The school festival has arrived but there’s a whole lot at stake here.
What They Say:
Fumizuki Academy’s popular Refreshing Festival is quickly approaching, and the student body is busy prepping class projects. For Yoshii and the gang, there’s a lot more at stake than showing off for campus visitors. If Class F doesn’t profit from its festival project and buy some new gear for its dumpy room, Mizuki’s parents are going to send her to another school!
Of course, even if the slack pack makes some money, they’ll have to win one of the toughest Summoner Test Wars of their lives before they’re allowed to spend it. It’s not going to be easy, that’s for sure. But once the underachievers of Class F get motivated, they don’t give up – and they can’t even spell surrender!
Contains OVA episodes 1-2.
The audio presentation for this release contains two tracks encoded in Dolby TrueHD that lets the show shine pretty well. The original Japanese language is in stereo while the English gets a 5.1 mix to it. The Japanese track is pretty solid as it hands a lot of action and well placed dialogue throughout with good placement and depth where required. I liked this track a lot as it played out as the characters managed the higher pitches well and it jumped from active dialogue to bigger action without missing a bit. The English 5.1 mix takes it up several more notches, especially with the action, as the matches are even more active across all the channels. The series isn’t one that you’d initially think would have a lot of big moments like this, but it works very well across both tracks with an obvious, if louder, winner in the English mix. We didn’t have any problems with dropouts or distortions during regular playback.
Originally released in 2011, the transfer for this two part OVA is presented in its original aspect ratio of 1.78:1 in 1080p using the AVC codec. The OVAs have a very good look to it as it moves between the standard school fare with some really fun designs to the way the lower classes work to the virtual reality scenes that lets a lot of brighter and more vibrant colors. There’s a lot of fast paced action here with very busy scenes and the encoding handles it well without any noticeable breakup and a smooth, clean look to the backgrounds throughout. There’s almost nothing in the way of dark or night time scenes, so it doesn’t have to contend with some of those tougher to encode areas. The transfer for this series lets the vibrant look of it all shine through well and handled the variety of animation styles that showed up without a hitch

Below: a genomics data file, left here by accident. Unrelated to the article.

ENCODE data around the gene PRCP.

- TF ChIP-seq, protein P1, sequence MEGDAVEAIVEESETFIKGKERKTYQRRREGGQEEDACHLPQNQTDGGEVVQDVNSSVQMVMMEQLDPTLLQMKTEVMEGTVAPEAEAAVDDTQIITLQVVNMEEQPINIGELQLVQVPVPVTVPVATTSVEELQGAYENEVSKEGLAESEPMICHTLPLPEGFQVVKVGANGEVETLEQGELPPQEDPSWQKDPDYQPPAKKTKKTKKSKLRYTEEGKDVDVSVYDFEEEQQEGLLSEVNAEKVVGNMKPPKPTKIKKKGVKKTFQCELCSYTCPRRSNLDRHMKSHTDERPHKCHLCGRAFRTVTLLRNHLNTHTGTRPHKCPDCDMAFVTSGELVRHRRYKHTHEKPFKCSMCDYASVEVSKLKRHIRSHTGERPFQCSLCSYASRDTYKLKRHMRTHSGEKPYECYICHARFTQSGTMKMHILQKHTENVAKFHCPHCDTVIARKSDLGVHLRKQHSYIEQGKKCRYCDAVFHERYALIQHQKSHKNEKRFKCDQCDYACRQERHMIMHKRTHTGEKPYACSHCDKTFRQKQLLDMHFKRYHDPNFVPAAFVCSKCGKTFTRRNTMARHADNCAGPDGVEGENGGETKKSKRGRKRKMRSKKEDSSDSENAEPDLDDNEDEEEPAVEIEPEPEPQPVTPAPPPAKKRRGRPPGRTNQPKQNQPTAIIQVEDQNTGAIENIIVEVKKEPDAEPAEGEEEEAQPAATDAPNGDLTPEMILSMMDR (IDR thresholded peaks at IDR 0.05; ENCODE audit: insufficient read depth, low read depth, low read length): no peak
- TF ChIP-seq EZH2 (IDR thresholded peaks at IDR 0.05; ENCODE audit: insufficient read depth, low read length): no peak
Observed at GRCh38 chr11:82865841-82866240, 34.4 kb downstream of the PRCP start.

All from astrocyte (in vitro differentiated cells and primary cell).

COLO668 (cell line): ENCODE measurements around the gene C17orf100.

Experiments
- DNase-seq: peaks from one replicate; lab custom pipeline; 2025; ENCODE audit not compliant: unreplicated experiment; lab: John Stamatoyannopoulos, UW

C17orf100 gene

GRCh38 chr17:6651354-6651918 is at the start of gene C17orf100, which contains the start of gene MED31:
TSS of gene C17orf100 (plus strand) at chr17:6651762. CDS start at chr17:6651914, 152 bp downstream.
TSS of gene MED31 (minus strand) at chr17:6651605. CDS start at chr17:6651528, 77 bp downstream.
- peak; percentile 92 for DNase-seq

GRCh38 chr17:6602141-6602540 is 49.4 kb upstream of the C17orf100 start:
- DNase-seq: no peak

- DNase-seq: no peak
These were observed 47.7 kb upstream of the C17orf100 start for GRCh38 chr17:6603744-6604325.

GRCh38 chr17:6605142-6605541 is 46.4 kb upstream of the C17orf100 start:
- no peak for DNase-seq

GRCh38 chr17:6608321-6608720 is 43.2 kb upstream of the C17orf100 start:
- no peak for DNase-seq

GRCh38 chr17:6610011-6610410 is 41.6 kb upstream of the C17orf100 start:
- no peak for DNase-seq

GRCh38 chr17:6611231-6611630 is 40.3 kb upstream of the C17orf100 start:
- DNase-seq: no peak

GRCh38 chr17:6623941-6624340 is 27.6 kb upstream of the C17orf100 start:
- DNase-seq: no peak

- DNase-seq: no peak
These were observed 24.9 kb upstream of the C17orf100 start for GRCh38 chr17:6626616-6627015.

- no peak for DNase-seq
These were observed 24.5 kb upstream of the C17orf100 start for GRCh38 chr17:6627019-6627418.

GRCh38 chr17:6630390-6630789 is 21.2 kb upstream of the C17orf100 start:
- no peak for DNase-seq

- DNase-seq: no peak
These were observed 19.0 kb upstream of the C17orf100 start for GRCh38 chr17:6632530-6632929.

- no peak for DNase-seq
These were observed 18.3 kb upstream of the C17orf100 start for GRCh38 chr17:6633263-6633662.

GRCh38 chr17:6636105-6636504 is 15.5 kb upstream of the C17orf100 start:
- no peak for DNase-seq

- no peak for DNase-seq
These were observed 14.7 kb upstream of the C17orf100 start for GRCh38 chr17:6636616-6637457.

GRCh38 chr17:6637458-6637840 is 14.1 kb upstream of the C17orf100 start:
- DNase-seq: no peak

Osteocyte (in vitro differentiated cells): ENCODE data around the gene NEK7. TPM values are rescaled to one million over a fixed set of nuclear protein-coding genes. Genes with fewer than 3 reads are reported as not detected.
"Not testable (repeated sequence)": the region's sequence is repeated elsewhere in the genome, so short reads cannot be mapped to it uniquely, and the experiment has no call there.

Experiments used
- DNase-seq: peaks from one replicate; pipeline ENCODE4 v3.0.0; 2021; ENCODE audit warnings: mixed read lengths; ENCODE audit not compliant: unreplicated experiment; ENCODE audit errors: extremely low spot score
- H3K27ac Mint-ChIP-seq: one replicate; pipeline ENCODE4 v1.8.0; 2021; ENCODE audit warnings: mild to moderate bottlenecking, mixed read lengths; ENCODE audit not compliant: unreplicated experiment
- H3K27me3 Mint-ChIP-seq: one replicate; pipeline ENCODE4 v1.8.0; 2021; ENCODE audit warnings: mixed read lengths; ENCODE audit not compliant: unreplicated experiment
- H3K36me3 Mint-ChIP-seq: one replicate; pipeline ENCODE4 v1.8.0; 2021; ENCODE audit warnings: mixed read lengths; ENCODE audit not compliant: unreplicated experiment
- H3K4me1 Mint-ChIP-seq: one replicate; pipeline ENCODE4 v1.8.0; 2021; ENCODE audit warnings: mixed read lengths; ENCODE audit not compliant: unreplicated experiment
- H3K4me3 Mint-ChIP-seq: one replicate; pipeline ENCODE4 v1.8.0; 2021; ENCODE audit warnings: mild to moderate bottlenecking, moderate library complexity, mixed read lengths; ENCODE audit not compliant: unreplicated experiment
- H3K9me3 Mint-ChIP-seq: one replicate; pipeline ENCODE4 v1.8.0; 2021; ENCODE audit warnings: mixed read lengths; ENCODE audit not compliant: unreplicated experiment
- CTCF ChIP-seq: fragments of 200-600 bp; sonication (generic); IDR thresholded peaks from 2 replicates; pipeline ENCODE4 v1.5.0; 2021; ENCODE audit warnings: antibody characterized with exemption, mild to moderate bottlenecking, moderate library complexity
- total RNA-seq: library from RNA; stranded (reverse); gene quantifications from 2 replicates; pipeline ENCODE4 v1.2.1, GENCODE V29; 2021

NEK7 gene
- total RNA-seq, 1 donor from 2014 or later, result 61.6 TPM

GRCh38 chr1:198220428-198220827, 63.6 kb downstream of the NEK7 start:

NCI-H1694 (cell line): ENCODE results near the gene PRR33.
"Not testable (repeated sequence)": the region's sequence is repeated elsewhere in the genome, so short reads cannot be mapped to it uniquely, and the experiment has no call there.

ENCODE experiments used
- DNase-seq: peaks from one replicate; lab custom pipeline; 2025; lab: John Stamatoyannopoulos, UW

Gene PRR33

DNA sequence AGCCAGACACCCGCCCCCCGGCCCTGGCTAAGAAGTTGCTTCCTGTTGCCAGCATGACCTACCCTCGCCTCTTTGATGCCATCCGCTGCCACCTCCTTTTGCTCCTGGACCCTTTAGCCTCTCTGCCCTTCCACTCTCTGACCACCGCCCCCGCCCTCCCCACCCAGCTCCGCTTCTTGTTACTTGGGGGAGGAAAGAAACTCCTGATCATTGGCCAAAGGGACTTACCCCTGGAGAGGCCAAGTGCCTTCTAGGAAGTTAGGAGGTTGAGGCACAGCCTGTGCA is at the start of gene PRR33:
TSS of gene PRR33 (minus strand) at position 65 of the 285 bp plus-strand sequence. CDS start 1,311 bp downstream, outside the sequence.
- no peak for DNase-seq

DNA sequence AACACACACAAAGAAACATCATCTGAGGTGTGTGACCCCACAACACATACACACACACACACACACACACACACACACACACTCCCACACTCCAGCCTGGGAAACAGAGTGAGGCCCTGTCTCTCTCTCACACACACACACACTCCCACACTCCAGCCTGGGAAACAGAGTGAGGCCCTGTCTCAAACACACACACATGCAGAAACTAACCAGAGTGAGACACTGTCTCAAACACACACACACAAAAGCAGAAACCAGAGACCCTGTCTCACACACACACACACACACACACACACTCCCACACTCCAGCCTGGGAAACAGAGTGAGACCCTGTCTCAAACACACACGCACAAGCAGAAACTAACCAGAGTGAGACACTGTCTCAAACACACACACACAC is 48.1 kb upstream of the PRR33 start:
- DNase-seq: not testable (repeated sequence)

While the two TV seasons had some pretty good packaging to it with the boxes and all, this OVA set stands alone since it’s just one single sized Blu-ray case inside an O-Card slipcover. The slipcover and main cover are both the same and definitely appealing as it uses the same colors as the season sets with yellows, reds and oranges for the borders with some good dashes of blue to bring it all together. The middle has the three main characters, albeit Akihisa is in drag, with a lot of the avatars running around the rest of the cover. There’s a whole lot of color here and it’s busy in its own way but it’s definitely eye-catching in a good way. The back cover gives us another shot of Akihisa in this form and a strip of shots from the along the right that brings more colors. While the background is the same as the front of it, we get a bit more white space since it has to cover the premise as well. The production credits are tiny, but at least readable since it’s white on blue. The technical grid lists everything for both formats and covers it cleanly and clearly, though I wish the runtime was given more prominence in a cleaner way. The cover has artwork on the reverse side that’s very appealing as it provides two panels showing more of the girls in their festival costumes against a white background with more of the avatars running around.
The menu design for this series is of the simple variety where the majority of it is given over the clips from the show that are cute and definitely highlights what kind of series it is with its comedy and character designs. The navigation part of the menu uses the cute school style to it that’s seen in the logo to some degree and that’s kept along the bottom with the usual standard minimal selections that keeps it clean and easy to access. Submenus load quickly and the navigation menu itself doubles as the pop-up menu. The only frustration continues to be the smaller font and size used in general when it comes to areas like episode selection and the extras. Even on a large screen, it’s small and not exactly the most size-friendly thing to deal with when it comes to reading. The series defaults to English language with sign/song subtitles instead of reading our players’ language presets.